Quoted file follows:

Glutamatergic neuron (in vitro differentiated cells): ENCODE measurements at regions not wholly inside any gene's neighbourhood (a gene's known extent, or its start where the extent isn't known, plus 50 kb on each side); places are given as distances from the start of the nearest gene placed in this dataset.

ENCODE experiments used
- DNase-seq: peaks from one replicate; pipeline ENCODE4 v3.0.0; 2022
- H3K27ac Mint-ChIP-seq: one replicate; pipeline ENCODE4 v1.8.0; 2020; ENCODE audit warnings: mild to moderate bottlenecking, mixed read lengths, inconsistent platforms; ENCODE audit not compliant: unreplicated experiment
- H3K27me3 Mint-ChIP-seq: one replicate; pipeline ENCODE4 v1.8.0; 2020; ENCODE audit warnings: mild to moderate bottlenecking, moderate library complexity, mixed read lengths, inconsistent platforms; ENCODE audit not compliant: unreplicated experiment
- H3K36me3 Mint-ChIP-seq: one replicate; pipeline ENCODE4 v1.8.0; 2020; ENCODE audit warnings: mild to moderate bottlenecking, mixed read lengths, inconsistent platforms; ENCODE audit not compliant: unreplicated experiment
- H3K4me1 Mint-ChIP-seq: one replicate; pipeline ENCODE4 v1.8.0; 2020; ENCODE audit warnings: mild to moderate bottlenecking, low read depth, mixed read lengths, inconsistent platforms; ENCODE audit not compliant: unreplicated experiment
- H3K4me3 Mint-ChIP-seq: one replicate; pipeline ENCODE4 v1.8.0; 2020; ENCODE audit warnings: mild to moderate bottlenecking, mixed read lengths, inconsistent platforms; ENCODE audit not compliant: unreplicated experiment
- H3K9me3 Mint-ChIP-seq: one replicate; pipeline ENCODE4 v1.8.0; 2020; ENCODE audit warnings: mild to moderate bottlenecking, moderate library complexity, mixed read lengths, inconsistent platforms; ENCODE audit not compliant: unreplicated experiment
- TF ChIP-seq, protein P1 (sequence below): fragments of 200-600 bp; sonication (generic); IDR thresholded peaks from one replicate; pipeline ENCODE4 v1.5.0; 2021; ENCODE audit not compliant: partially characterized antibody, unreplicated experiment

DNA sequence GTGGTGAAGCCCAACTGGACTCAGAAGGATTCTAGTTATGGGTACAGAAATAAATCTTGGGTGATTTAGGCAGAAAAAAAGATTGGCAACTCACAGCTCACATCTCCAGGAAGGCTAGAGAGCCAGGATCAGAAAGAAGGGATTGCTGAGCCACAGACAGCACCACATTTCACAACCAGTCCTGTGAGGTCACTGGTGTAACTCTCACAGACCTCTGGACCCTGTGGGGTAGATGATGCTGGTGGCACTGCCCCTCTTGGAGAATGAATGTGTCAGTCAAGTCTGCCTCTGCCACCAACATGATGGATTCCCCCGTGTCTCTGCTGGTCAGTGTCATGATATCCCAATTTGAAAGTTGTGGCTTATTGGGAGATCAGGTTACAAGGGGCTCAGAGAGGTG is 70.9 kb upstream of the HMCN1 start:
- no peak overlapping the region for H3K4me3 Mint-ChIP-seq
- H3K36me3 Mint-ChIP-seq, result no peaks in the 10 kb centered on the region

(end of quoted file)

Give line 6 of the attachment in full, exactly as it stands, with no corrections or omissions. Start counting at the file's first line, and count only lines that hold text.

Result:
- H3K36me3 Mint-ChIP-seq: one replicate; pipeline ENCODE4 v1.8.0; 2020; ENCODE audit warnings: mild to moderate bottlenecking, mixed read lengths, inconsistent platforms; ENCODE audit not compliant: unreplicated experiment